The Colorado River and the Nile River are both undergoing dramatic transformations.
Throughout the last century and continuing today, major infrastructure developments have played a pivotal role in shaping the regional economies, livelihoods and environmental conditions of these two critical transboundary river systems. Our growing dependencies on these finite renewable resources are driven by population growth and economic expansion, but are being increasingly challenged by water scarcity that is partly driven by climate change.
In this talk Professor Kenneth Strzepek, Dr Kevin Wheeler & Professor Jim Hall (Chair) will discuss the following two parts:
- A comparison of the hydrology, infrastructure, institutions, and hydro-politics of these two transboundary river basins. The precarious role of the Glen Canyon and Hoover dams on the management of the Colorado River for beneficial use in the Southwest USA and Northern Mexico will be presented. This will be contrasted with the historic role of the High Aswan Dam on water management in Egypt and extensive plans for major water infrastructure expansion across the Upper Nile Basin;
- An analysis of the direct economic benefits and costs of the water resource development in the two basins will be presented as well as environmental and social impacts to estimate the classic benefit-cost ratio. Finally, an economy-wide assessment of the impacts of the major water infrastructure development in the Colorado and Nile basins on local, national and regional economic growth will be presented.
Professor Kenneth Strzepek
Research Scientist, Joint Program on the Science and Policy of Global Change, Massachusetts Institute of Technology
Kenneth Strzepek is a Research Scientist at MIT’s Joint Program on the Science and Policy of Global Change and MIT Jamel Water and Food System Lab, Visiting Fellow at the Oxford Martin School, Oxford University, and Professor Emeritus of Civil, Environmental and Architectural Engineering, University of Colorado. He was an Adjunct Professor at the Harvard Kennedy School of Government and Visiting Professor at MIT, Carnegie Mellon University, Tufts University, University of Pretoria and Colorado State University.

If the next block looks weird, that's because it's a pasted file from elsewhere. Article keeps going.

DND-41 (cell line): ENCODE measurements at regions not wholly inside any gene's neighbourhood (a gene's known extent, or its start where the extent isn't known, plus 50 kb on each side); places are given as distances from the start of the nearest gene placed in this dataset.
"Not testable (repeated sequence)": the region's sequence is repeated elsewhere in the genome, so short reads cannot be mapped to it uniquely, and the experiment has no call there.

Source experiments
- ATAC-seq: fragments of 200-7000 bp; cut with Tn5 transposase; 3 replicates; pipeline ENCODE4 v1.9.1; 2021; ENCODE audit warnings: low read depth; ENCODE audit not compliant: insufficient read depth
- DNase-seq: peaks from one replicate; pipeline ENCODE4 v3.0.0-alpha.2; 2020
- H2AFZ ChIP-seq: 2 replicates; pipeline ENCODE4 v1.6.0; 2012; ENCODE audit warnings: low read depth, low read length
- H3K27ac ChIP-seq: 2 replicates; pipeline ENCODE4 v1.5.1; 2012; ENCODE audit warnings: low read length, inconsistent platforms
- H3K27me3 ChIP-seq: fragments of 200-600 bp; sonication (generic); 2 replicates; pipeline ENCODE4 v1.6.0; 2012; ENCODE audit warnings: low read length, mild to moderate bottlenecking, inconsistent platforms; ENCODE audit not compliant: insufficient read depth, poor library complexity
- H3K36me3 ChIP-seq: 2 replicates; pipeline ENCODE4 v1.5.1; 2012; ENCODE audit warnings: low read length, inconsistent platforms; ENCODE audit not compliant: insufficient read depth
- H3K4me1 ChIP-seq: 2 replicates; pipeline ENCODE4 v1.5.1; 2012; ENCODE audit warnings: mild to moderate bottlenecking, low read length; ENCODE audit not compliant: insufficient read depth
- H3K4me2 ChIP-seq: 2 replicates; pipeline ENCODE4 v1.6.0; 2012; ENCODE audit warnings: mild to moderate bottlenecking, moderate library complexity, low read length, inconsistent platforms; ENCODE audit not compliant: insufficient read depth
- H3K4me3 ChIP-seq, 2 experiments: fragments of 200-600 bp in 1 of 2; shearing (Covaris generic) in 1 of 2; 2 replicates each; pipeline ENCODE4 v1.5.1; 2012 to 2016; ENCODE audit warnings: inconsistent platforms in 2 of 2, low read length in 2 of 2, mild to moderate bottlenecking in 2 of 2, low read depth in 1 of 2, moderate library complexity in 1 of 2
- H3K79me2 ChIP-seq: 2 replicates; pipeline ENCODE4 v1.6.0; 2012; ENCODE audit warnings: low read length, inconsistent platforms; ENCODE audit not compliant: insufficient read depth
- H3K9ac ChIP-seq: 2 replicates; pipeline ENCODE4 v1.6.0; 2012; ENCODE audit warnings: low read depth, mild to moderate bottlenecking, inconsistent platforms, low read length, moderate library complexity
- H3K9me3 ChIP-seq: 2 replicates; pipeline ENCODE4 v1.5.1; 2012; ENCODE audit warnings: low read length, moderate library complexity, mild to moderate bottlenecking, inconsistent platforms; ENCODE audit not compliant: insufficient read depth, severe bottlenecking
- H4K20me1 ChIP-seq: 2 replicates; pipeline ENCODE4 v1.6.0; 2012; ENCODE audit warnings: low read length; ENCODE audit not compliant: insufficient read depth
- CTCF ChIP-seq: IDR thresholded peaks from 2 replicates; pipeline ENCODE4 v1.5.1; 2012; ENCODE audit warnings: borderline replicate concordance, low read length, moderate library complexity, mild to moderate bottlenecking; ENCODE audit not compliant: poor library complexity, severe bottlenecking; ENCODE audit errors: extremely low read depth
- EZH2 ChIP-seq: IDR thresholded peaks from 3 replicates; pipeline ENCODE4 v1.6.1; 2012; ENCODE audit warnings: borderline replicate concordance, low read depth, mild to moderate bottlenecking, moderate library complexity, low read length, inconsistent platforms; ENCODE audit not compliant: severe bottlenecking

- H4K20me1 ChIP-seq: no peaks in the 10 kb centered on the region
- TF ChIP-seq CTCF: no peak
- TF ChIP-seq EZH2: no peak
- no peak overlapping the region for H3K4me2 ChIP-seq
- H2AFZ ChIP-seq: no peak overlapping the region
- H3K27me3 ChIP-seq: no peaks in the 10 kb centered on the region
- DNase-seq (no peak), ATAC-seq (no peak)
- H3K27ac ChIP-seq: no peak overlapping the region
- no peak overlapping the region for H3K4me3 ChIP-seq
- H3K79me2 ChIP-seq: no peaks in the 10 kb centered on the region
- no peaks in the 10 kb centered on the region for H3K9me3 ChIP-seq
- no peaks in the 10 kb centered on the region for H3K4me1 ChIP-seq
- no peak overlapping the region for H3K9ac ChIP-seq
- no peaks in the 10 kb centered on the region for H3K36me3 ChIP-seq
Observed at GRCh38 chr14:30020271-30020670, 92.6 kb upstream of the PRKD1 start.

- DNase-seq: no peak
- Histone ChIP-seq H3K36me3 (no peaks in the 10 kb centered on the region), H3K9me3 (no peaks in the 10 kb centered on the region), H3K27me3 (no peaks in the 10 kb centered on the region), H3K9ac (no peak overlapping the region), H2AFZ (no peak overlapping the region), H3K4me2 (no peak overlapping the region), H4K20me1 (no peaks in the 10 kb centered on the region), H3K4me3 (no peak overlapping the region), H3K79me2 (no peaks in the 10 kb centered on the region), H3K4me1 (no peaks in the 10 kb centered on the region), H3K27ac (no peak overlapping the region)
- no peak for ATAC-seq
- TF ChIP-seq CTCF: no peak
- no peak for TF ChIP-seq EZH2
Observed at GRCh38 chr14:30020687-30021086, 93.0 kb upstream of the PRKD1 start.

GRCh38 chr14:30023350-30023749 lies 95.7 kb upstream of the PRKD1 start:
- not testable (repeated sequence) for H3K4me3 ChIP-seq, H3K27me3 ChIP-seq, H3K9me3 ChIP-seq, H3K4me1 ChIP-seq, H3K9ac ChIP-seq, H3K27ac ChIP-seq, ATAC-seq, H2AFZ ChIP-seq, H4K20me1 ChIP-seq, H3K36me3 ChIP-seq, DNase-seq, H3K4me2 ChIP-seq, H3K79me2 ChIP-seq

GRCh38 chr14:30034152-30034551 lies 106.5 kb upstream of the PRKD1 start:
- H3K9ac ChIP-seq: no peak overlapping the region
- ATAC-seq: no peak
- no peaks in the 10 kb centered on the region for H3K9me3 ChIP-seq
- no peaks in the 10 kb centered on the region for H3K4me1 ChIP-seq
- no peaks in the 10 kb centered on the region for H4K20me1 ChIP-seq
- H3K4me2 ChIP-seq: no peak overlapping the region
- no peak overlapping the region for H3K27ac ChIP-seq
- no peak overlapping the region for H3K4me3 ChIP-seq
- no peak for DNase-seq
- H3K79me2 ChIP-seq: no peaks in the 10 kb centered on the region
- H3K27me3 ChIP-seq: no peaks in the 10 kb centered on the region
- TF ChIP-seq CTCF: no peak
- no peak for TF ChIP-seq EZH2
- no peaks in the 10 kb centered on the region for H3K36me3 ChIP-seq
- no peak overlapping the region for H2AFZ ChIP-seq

Professor Strzepek has spent over 45 years as a researcher and practitioner at the nexus of engineering, environmental and economics systems. He has worked for a range of national governments as well as the United Nations, the World Bank, Asian Development Bank, USEPA, and USAID. He was a lead author on the Second and Fifth IPCC Assessments, the Millennium Ecosystem Assessment, the World Water Vision, and the UN World Water Development Report. He was the USAID Scientific Liaison Officer on Water and Climate Change to the CGIAR.
He was an Arthur Maass-Gilbert White Fellow at the Institute for Water Resources of the US Army Corps of Engineer and received the Department of Interior Citizen’s Award for Innovation in the applications of Systems Analysis to Water Management, is a co-recipient of the Zayed International Prize for the Environment and as a lead author for IPCC he is a co-recipient of the 2007 Noble Peace Prize.
He graduated from MIT with a S.B. in 1975, a S.M. in 1977, and a Ph.D. in Water Resource Engineering, as well as M.A. in Economics in 2004 from the University of Colorado and is a PhD Candidate in Economics at the University of Hamburg.
Dr Kevin Wheeler
Senior Research Fellow, Environmental Change Institute